Over the years, our contemporary (structured finance-driven) Credit system has drifted to an overwhelming emphasis on volume, asset-based lending and leveraged speculation. It long ago lost its “reins” to prudent, economic profits-driven lending. Unharnessed and lacking any discipline or direction, the Credit system mindlessly wanders only farther from familiar and protected terrain. The financial system becomes only further distorted by the month to the point of losing the capacity to effectively allocate a reasonable quantity of financial resources to the real economy. It instead inundates destabilizing speculative finance excessively to hot sectors, especially the asset markets. (Can there be a more compelling example than the past few weeks in the stock market?) In short, the (Credit) mechanism for creating and allocating liquidity (purchasing power) has become completely dysfunctional. But this Critical Issue is lost with the Fed and others’ focus on the maladjusted and despondent economy, the very economic system that is the creation of our deranged Credit system (Crazy Horse).
The nexus of the Great Credit Bubble is, in reality, its capacity to extend enormous Credit and incite unprecedented speculation, yet do it in such an atypically unsound and uneven manner. The Bubble is sustained by its “dysfunctionality.” After all, a less unsound financial system disbursing today’s volume of Credit/liquidity effectively (To a non-bubble/non-maladjusted economy) would surely fuel a traditional recovery. The Credit market would then necessarily anticipate heightened borrowing demands, higher market rates, and eventual Fed monetary restraint. Lending excesses and wild stock market speculation would be expected to alarm our central bankers, and the thought of an alarmed Fed would induce considerable consternation (and restraint!) for aggressive lenders and leveraged speculators. Such typical market dynamics would provide a crucial regulating/self-adjusting mechanism. But today is another world. Quite mistakenly, the Fed has virtually taken fear out of the equation, and we are witnessing the consequences.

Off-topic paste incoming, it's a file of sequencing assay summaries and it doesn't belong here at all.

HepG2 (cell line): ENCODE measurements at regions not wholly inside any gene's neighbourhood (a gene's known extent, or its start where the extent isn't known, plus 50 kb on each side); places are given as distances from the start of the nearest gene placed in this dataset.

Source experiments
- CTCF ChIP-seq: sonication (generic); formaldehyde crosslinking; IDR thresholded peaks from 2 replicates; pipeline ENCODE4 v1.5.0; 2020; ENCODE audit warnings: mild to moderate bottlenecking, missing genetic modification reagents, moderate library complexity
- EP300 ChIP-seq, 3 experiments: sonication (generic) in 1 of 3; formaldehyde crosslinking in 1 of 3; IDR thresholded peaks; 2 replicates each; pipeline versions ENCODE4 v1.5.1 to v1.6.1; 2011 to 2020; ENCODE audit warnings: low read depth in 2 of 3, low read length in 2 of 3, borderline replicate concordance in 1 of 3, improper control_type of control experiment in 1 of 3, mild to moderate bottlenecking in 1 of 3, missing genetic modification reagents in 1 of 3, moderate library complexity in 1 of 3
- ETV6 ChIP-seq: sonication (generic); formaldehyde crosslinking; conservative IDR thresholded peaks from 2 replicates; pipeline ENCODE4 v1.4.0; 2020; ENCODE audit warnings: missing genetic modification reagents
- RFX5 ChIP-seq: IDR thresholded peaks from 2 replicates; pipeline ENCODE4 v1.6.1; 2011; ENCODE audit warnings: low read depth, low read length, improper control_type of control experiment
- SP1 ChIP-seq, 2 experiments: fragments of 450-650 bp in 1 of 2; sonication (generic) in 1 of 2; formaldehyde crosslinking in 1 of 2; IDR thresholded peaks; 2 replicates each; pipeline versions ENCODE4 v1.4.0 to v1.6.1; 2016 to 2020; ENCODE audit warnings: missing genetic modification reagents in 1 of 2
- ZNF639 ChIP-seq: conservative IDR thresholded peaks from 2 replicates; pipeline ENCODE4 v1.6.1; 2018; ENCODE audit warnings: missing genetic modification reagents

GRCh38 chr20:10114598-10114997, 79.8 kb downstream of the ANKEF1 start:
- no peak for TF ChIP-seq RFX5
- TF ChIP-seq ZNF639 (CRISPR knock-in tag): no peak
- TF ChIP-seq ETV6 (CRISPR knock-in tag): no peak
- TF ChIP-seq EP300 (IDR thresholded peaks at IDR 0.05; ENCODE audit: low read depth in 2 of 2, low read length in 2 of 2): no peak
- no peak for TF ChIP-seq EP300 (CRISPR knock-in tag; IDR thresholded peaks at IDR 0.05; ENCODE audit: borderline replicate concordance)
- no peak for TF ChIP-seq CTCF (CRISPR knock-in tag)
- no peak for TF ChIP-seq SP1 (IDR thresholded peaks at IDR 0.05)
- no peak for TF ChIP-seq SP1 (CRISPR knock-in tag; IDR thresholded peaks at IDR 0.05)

The maladjusted U.S. Bubble economy – fashioned and sustained by a hopelessly dysfunctional financial system – specifically will not demonstrate the type of traditional responses to monetary stimulus that would be expected to engender a movement back toward monetary balance (or restraint). And that is damn good news for those so aggressively feasting on financial excess; but only for them. It is also specifically why this is such an extraordinarily dangerous Bubble.
Pondering the current environment, the stock market has quickly returned to a wildly speculative, unstable environment. Junk bonds, convertible securities, and the emerging markets are all demonstrating unmistakable signs of excessive liquidity and speculation. Gross financial excess is also corroding the value of the dollar and fostering erratic global currency markets. Meanwhile, the Credit market is in a destabilizing melt-up, inciting unprecedented lending and speculating excesses. The Mortgage Finance Bubble has been prodded into its terminal stage of parabolic excess. And, guess what? Job growth is sufficiently lifeless and corporate pricing power notably tepid throughout the distorted real economy, that the Credit market has the enviable luxury of anticipating yet another rate cut. The Horse becomes only more obnoxious and disobedient by the week.
I found it rather interesting that Pimco’s Paul McCulley ended his June article with “Good Lord willing, things’ll work out.” Well, things are not going to “work out”. And I hope when this Mother of All Reliquefications inevitably blows up, The Inflationists Greenspan, Bernanke, McCulley, Kudlow, McTeer and others will admit where they went wrong. The public will deserve an honest explanation, and future generations should have the benefit afforded a forthright and accurate historical record.